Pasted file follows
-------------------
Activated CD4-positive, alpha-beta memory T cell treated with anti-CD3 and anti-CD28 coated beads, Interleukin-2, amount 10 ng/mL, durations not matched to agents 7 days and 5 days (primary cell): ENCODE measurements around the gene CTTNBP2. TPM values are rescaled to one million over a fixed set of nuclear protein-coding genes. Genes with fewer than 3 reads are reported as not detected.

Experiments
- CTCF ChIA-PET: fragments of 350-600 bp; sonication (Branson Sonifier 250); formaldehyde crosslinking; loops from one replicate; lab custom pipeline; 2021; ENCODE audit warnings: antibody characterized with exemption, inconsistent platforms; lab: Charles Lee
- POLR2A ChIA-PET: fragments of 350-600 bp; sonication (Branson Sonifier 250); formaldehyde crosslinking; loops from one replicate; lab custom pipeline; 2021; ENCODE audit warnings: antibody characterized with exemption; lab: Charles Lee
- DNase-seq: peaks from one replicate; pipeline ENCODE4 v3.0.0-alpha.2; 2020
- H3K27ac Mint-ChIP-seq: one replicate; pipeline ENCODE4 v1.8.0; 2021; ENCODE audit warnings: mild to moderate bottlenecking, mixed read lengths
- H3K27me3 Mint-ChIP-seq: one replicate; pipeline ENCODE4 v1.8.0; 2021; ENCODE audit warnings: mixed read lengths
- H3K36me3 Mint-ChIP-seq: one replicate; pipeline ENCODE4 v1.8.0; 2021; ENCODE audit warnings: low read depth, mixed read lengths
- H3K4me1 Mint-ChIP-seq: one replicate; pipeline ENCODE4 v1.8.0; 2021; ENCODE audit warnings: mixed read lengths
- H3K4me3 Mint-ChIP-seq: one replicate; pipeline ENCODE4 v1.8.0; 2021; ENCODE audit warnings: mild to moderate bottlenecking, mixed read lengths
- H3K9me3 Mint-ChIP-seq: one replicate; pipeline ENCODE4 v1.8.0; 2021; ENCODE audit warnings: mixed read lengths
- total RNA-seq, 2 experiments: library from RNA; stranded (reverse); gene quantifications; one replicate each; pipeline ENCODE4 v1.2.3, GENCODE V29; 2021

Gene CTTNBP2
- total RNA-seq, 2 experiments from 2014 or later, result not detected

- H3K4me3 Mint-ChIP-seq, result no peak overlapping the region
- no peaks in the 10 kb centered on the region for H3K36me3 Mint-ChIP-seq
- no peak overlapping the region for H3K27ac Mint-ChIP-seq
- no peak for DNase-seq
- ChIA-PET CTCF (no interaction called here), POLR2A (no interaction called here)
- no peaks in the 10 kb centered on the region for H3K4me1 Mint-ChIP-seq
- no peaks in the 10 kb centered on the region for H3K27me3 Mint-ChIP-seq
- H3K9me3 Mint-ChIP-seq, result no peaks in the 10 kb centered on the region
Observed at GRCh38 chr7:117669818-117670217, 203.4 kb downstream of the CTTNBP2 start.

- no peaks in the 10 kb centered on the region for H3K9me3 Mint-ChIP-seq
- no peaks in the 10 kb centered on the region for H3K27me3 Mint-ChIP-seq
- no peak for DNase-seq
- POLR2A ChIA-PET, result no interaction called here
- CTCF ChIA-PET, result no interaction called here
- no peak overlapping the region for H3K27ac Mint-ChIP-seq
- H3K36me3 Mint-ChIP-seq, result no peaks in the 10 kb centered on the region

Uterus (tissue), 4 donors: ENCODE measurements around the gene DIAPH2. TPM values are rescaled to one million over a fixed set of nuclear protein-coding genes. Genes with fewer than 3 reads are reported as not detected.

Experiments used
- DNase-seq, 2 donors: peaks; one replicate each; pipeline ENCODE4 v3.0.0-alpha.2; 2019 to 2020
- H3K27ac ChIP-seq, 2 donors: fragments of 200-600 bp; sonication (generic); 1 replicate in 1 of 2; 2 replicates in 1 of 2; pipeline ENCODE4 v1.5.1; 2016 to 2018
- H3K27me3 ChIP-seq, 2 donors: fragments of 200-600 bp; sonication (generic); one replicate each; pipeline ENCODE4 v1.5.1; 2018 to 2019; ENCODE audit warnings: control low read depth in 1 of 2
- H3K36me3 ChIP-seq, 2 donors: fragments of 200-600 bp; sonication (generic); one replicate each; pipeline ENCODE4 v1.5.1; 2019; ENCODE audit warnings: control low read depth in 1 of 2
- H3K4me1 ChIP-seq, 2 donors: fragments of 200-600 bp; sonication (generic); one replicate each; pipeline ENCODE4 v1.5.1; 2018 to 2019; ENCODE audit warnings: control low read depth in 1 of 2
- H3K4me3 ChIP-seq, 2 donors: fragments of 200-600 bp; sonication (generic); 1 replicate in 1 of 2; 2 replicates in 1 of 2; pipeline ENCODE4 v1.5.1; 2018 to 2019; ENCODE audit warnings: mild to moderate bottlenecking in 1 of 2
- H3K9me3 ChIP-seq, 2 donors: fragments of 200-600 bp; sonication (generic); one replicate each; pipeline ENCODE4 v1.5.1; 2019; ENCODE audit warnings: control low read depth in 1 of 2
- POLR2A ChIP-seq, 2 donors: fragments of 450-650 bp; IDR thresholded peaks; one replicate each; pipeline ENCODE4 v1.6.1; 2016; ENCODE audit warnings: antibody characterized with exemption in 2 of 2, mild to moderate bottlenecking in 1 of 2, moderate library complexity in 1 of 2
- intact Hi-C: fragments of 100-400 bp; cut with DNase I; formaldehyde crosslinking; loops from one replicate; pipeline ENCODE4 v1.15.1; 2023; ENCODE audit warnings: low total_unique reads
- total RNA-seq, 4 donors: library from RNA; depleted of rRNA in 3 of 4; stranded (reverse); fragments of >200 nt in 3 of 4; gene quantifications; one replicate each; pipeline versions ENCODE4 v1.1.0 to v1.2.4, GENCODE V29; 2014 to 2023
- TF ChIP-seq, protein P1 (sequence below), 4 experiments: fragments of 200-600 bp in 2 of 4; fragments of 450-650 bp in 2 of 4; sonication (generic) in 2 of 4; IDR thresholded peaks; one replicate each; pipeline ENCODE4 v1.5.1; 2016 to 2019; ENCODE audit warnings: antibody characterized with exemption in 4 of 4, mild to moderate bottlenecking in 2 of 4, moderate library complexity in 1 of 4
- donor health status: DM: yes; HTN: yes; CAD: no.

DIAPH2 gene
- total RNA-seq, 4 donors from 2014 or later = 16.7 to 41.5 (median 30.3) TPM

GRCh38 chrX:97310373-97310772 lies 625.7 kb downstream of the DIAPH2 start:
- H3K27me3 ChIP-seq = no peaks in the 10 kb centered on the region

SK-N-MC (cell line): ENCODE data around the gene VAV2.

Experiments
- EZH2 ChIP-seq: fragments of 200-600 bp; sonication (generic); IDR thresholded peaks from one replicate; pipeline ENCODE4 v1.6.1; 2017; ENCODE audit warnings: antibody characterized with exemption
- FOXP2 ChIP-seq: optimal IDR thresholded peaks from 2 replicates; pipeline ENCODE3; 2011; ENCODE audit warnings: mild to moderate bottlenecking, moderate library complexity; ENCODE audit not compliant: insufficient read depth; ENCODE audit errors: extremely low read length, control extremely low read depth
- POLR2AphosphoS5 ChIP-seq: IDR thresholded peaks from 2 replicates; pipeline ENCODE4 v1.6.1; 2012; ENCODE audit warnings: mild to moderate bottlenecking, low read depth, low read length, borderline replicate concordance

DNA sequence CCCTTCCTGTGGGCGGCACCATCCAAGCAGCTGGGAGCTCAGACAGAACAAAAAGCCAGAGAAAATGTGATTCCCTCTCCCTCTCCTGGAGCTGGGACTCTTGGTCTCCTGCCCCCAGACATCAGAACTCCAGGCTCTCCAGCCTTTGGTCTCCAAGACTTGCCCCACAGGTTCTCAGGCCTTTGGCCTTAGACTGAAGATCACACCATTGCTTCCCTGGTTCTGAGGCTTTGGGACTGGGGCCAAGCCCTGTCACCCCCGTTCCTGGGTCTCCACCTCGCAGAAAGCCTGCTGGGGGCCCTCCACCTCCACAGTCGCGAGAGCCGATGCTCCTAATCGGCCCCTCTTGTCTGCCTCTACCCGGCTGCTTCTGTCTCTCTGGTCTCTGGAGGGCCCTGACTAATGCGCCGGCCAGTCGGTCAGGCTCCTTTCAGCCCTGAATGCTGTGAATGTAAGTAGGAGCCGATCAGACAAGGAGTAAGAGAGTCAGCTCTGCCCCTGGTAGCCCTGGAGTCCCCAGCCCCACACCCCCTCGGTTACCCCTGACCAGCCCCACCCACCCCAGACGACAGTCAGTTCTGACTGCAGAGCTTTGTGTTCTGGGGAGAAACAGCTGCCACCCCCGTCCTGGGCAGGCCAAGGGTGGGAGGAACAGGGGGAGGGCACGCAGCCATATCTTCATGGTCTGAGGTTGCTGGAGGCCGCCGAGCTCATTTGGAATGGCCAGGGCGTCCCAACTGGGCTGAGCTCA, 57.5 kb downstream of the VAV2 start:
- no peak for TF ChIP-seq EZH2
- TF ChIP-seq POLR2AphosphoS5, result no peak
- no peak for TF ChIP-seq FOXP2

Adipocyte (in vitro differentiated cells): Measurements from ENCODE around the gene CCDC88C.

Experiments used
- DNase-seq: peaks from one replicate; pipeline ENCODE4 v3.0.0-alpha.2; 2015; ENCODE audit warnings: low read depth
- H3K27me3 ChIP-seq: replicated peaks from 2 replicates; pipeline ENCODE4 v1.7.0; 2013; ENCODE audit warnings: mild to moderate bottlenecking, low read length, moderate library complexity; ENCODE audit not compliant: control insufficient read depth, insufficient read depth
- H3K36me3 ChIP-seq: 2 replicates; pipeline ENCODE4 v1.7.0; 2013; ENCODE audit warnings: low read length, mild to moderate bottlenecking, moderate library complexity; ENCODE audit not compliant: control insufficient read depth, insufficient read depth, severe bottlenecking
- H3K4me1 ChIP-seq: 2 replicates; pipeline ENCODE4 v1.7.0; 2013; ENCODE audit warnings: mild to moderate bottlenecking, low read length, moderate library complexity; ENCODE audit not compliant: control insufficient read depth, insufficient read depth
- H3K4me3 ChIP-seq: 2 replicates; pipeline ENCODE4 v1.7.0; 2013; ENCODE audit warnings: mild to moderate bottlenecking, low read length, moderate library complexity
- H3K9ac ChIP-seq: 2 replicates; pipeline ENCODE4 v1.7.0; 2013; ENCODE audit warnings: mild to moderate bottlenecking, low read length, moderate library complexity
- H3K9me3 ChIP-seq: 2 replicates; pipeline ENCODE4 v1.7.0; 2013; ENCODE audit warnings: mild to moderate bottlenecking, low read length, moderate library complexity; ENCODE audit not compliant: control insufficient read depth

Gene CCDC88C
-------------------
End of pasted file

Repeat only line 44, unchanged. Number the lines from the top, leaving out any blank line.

- donor health status: DM: yes; HTN: yes; CAD: no.